By Tom Ballard, Director of Innovation and Entrepreneurial Initiatives, Pershing Yoakley & Associates, P.C.
The business that Knoxvillian Courtney Jones runs today originated as the result of a concern that literally kept her awake at night.
“Is there not a better way,” the Founder and Chief Executive Officer of The MomForce Network recalls asking herself in relation to helping relatively new mothers find the flexibility they need in their personal lives while also resuming their professional careers.
Jones knows first-hand what it is like to have a successful career that is interrupted for motherhood. In her case, she and her husband decided some eight years after getting married to start a family, so she took some time off. A few years later, a son was born.
When Jones went back to her corporate job, she was able to negotiate an arrangement that was designed to provide balance in her life. And, as she observed other young mothers in similar situations, the idea for MomForce Network began to emerge.
The concept is simply to serve as a matchmaker, connecting mostly women who want to reenter the workforce with employers who need their talents and are willing to provide the flexibility that the women require in their lives.
“We represent candidates is all stages of their life who value flexibility,” Jones says. “Some of our most successful placements have been retired moms and grandmothers who want the opportunity to work some but not necessarily commit to a traditional 40+ hour per week office environment.”
Founding a company was not Jones’ initial idea. It was rather her natural propensity to connect people that was the catalyst.
Over a two-year period, Jones, who describes herself as well-connected professionally, introduced three “amazingly talented mothers” to prospective employers. It was all gratis. “I’m a connector by nature,” she admits.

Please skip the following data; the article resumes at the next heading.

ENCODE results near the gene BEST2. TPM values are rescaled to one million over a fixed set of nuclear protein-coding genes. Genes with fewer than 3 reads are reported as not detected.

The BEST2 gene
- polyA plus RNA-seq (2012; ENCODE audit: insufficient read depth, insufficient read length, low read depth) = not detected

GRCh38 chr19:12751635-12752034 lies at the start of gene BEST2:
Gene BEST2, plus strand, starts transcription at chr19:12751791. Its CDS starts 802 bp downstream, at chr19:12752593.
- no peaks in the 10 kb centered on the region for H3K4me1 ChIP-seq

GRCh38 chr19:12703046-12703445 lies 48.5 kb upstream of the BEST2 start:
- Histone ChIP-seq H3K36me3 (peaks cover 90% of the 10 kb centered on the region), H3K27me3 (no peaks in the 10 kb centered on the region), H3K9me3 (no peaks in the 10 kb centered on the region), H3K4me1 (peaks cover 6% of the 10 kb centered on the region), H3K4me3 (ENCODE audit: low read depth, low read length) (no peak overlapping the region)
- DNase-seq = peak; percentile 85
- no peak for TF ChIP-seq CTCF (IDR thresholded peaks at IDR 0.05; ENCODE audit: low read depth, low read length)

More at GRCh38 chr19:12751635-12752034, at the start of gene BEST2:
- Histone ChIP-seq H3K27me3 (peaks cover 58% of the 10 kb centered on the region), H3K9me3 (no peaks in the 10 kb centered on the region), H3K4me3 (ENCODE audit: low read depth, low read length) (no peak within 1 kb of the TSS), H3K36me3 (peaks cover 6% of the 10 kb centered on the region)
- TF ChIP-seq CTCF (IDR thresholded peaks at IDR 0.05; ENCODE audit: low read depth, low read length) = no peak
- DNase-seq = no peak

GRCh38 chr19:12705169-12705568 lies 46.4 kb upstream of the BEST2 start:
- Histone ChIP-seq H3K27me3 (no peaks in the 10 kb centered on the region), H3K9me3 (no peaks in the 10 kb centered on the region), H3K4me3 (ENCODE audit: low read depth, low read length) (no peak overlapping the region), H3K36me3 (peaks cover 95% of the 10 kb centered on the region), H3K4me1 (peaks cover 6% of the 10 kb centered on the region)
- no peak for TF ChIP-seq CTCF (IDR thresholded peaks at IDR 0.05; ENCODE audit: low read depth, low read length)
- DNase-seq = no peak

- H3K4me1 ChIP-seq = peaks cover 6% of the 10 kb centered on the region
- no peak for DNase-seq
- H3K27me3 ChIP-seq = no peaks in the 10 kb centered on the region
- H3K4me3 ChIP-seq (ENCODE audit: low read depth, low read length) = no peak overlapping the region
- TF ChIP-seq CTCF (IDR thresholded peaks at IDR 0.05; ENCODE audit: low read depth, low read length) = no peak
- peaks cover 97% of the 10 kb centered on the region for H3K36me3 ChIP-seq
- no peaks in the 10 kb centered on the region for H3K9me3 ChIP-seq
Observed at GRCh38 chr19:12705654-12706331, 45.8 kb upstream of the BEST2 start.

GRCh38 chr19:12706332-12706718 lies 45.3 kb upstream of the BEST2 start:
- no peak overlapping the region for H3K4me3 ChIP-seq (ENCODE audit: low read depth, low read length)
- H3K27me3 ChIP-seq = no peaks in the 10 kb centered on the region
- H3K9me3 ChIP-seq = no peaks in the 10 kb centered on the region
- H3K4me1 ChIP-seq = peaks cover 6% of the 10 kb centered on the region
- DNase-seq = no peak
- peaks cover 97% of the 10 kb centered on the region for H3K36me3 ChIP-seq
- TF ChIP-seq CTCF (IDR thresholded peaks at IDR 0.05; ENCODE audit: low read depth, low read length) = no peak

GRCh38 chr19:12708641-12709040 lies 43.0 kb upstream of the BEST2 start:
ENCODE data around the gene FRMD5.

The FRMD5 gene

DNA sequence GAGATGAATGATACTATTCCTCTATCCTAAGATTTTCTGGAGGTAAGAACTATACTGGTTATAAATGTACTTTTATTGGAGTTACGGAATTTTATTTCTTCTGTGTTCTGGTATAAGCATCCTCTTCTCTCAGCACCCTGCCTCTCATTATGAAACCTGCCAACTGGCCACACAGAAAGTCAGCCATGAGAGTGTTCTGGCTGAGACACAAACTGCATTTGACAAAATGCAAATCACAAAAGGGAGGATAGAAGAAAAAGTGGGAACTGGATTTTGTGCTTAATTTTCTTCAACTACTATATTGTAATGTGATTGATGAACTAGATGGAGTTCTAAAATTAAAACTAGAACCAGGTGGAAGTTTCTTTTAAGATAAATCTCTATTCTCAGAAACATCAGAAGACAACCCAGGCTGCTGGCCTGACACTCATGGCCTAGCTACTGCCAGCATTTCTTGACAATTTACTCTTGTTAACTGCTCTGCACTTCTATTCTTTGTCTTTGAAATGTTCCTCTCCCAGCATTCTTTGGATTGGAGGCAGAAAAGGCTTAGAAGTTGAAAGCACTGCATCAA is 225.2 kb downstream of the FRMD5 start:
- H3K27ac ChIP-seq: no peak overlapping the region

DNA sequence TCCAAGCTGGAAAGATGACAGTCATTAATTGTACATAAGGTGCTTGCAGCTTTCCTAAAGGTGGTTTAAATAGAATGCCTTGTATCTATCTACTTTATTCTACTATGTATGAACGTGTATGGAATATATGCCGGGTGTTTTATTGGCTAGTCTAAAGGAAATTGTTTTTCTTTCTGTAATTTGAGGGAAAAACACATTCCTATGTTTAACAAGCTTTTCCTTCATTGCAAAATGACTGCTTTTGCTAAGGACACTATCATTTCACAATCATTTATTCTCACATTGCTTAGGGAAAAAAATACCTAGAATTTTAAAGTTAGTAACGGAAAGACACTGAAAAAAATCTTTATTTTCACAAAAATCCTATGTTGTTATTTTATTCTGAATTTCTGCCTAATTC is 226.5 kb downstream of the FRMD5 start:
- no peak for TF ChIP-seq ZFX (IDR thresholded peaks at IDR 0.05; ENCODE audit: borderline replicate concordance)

When she did the early introductions, Jones admits that she did not realize that she might be able to monetize the idea. However, as she thought about it more, she decided people might pay for the service. Research to better understand the business proposition and pain point on the employer side led to the creation of MomForce Network.
“We officially started trying to make money in August of 2013,” Jones says.
Today, the start-up has six staff members, all operating in a virtual environment; represents 2,000 individuals in East Tennessee; and just announced a move into Chattanooga. Turnover among those MomForce Network helps place is less than two percent annually.
Why so low?
One key factor is Jones and her staff who clearly understand what mothers reentering the workforce want.
“Ninety-nine percent prioritize flexibility over other items like money,” she says.
Jones also cites several other characteristics that differentiate MomForce Network.
“We don’t two temps,” she says. “We do long-term introductions. We also advocate for professional moms in a holistic sense.”
MomForce Network hosts monthly events for its clients where it provides information on topics as diverse as resume writing, financial management, and estate planning.
“Most staffing businesses are transactional,” Jones adds. “We are about advancing these women.”
The less than two-year old start-up is looking to expand into other mid-size Southern cities and perhaps add a service line for trailing spouses.
“What shape that’s going to take is uncertain,” Jones says of the last possibility.
The interview that produced this article was the first time we had talked one-on-one with Jones, but it is clear that the dynamic entrepreneur is focused on the long-term and willing to practice the flexibility that she seeks for others.
“I’m a believer that, if you run the business in the right way, the revenue will come,” she says.